For Google, Songza Purchase May Represent Its Musical Future

Why the search giant spent $39 million for a 3-year-old music curation site

Songza
courtesy of Songza.
The Songza logo.
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Google's $39 million purchase of Songza, a 3-year-old company specializing in custom playlists, signals the latest big thing in digital music: curation.

When Beats Music launched its streaming service earlier this year, founder Jimmy Iovine said: "The song that comes next is as important as the song that's playing right now." Four months later, Apple bought Beats Electronics for $3 billion, leaving rivals in the crowded streaming market — including Google — scrambling to catch up.

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Google Play's multifaceted digital-music service has yet to credibly compete against Spotify for streaming, iTunes for download sales or Pandora for Internet radio — although Google reps insist it's growing rapidly. Songza's 5.5 million user base may not be huge, but it's an affordable way for Google to help users figure out what to listen to, and Songza has been fine-tuning its playlist recommendations longer than nearly any other company. "I don't believe there's any other reason for them to buy Songza," says Bobby Owsinski, a veteran producer for the Who, Neil Young and others who blogs about the music business. "Everyone's looking for an edge, and there's no other apparent edge."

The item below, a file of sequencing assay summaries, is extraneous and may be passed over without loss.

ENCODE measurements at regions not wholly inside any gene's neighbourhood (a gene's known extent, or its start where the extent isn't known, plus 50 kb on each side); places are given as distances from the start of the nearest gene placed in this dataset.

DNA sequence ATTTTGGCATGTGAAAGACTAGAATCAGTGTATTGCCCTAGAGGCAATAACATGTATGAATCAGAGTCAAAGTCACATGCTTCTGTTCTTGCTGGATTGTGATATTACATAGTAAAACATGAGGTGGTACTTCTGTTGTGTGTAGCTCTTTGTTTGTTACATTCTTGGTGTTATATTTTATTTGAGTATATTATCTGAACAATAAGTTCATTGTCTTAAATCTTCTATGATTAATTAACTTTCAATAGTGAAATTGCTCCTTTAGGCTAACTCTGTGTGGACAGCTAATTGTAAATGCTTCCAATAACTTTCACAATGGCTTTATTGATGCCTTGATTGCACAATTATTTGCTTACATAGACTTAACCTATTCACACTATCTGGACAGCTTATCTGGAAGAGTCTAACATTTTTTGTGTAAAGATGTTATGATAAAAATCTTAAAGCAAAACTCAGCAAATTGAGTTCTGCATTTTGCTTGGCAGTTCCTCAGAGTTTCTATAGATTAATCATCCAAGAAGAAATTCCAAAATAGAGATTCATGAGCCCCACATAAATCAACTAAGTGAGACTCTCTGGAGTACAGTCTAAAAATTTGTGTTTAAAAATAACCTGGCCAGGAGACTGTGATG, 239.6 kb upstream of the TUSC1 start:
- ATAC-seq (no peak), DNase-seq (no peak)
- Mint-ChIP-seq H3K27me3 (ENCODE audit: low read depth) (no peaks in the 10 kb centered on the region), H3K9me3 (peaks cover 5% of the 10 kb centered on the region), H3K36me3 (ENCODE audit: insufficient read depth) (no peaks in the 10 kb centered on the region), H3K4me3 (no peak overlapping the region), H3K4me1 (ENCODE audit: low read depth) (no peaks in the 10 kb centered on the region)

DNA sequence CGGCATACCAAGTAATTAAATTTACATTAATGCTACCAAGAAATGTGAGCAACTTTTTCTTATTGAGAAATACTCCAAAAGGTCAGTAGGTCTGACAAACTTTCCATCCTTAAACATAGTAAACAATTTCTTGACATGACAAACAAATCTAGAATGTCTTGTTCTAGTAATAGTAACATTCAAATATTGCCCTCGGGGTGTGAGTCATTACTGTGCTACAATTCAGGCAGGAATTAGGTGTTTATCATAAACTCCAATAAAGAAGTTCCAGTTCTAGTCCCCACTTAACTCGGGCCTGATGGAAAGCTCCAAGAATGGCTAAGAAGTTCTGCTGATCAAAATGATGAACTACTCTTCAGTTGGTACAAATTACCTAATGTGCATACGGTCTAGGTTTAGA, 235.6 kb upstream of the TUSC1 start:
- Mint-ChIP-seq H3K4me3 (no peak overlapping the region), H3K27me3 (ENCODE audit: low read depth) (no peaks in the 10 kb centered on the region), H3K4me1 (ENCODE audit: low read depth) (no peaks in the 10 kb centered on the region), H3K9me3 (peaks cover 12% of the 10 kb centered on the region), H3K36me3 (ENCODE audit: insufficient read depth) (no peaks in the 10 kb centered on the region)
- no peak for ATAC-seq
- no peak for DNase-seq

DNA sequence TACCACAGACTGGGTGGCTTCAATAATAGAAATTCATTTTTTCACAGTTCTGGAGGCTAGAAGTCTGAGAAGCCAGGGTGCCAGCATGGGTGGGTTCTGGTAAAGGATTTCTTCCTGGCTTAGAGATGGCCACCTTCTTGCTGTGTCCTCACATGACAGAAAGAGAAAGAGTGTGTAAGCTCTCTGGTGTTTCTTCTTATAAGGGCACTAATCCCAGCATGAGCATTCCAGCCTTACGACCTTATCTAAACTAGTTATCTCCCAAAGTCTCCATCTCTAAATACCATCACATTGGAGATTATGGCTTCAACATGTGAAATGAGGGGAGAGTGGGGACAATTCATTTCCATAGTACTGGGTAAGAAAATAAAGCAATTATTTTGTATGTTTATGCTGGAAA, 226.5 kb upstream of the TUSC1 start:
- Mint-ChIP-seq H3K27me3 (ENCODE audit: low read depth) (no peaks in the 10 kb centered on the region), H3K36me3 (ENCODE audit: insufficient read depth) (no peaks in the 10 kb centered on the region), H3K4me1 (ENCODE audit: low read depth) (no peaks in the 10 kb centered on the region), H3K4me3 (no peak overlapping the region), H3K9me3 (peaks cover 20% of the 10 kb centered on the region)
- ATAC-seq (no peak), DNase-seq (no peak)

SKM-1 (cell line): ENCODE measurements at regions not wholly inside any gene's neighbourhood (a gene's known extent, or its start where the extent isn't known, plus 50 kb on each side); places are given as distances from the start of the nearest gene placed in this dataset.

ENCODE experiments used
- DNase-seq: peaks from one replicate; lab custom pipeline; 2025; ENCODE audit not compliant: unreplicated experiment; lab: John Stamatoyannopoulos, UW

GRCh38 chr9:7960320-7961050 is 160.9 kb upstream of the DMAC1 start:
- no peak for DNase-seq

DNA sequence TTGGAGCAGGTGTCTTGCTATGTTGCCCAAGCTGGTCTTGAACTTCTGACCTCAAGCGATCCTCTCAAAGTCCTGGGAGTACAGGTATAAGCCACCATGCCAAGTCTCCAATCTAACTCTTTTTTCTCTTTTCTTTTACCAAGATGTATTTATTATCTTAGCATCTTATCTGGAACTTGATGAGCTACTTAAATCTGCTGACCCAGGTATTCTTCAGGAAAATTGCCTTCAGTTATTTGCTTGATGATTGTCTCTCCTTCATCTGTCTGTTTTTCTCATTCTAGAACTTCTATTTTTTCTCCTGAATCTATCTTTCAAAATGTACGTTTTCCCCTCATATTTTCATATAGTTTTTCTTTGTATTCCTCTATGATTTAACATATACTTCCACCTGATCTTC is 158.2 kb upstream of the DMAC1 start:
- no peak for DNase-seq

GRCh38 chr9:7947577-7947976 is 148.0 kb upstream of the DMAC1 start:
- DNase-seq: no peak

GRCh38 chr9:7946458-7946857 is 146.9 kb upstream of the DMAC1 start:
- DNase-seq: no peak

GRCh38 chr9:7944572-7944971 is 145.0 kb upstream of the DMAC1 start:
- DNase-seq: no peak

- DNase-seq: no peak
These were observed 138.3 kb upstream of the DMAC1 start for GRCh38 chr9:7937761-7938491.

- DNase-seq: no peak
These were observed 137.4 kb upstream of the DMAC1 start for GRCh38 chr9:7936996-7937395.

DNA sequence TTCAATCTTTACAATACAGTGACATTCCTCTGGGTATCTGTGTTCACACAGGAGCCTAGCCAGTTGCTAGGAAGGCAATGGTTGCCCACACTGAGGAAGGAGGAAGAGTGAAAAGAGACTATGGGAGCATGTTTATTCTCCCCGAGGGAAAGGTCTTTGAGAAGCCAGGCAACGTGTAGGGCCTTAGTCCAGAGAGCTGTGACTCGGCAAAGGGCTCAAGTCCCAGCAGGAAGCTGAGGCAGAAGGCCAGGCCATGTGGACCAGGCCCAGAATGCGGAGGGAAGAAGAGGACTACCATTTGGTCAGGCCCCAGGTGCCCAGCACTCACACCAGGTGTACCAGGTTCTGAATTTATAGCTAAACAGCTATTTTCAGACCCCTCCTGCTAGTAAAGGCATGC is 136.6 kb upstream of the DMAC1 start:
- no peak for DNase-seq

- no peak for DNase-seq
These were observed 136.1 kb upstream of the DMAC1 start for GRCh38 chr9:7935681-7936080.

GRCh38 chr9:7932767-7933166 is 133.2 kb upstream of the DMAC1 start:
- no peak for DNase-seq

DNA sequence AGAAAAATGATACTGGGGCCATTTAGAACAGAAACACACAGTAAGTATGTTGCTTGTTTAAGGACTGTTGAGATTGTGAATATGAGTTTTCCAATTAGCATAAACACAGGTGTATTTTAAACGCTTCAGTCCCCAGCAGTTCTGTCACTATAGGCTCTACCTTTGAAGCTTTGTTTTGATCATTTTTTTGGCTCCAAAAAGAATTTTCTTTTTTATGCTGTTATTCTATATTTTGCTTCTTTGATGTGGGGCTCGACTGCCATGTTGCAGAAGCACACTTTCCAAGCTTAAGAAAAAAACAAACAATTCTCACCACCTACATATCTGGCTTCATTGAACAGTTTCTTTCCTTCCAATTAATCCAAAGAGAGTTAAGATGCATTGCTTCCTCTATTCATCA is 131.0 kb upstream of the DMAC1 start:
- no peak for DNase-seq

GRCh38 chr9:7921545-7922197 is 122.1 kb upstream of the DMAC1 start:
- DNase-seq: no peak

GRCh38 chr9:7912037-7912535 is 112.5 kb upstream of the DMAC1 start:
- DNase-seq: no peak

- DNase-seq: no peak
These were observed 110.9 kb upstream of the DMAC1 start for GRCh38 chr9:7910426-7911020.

Adds Alex Luke, a former iTunes and EMI executive who is now a venture capitalist: "Just like Apple, Google is making sure it's active in every lane as the music business finds itself."

Over the last two years, the record business has been slowly shifting from selling downloads to emphasizing streaming-music subscriptions from Spotify, Rdio and others — as well as Google-owned YouTube, which provides revenue from video ads. Although track download sales are down 13 percent so far this year, and albums are down 15 percent, according to Nielsen Soundscan, streaming provided $220 million in revenue in 2013. That's an increase of nearly 29 percent, according to the Recording Industry Association of America, and it made up 21 percent of overall record-industry revenues.

"The download market is drying up, and it's drying up more quickly. If the streaming and subscription [model] catches on quickly, a la Netflix, we'll potentially be in really good shape," says Tom Corson, president of the RCA Music Group. "Serving more targeted content that's curated and customized is better for the user. It's about discovery  people need to be guided, and if it's managed the right way, [a service] is going to build trust."

Using Songza, music fans can click on icons with titles like "Waking Up with Energy" and "Foot-stompin' Americana" to find playlists chosen by a staff of DJs, magazine writers and other experts. "They saw music not just as 'we're going to give you a bunch of songs,'" says Robin Bechtel, who specialized in digital music at several major record labels and now advises technology startups. "They saw Songza as more of a lifestyle enhancement  'these playlists really enhance your life, they make you work out better or they enhance your party or make your day.'" Although Google reps wouldn't comment, the search giant could integrate Songza with its YouTube subscription service, rumored for nearly a year and tentatively planned for launch in the next few months.